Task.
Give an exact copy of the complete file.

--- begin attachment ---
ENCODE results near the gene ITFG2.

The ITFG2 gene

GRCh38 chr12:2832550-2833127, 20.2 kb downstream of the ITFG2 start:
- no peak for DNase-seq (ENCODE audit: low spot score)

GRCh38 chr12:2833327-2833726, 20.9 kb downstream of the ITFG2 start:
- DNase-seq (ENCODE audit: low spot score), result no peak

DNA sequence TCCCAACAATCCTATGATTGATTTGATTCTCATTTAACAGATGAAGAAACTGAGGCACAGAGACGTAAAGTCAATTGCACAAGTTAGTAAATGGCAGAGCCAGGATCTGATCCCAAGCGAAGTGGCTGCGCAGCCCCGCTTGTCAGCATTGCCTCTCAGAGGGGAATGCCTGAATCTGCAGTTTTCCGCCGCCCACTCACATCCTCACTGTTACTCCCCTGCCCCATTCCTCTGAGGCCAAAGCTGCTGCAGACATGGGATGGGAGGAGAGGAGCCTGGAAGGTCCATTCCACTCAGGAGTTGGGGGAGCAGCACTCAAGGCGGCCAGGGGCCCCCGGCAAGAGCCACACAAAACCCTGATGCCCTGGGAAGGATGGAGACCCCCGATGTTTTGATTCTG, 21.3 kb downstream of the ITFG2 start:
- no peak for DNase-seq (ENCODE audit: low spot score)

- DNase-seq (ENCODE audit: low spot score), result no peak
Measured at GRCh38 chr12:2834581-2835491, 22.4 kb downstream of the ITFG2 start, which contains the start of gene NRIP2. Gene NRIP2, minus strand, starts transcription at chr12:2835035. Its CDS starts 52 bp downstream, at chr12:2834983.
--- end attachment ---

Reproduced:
ENCODE results near the gene ITFG2.

The ITFG2 gene

GRCh38 chr12:2832550-2833127, 20.2 kb downstream of the ITFG2 start:
- no peak for DNase-seq (ENCODE audit: low spot score)

GRCh38 chr12:2833327-2833726, 20.9 kb downstream of the ITFG2 start:
- DNase-seq (ENCODE audit: low spot score), result no peak

DNA sequence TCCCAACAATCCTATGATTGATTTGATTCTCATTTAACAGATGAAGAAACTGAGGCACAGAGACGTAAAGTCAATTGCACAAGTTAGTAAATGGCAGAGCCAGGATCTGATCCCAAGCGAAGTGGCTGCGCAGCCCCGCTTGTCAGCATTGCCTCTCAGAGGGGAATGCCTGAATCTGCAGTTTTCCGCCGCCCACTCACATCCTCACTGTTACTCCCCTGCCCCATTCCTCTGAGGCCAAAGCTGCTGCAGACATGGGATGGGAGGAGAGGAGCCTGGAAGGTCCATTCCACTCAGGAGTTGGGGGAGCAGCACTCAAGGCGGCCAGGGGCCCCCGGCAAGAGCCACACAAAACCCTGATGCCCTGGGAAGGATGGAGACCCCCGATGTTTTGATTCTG, 21.3 kb downstream of the ITFG2 start:
- no peak for DNase-seq (ENCODE audit: low spot score)

- DNase-seq (ENCODE audit: low spot score), result no peak
Measured at GRCh38 chr12:2834581-2835491, 22.4 kb downstream of the ITFG2 start, which contains the start of gene NRIP2. Gene NRIP2, minus strand, starts transcription at chr12:2835035. Its CDS starts 52 bp downstream, at chr12:2834983.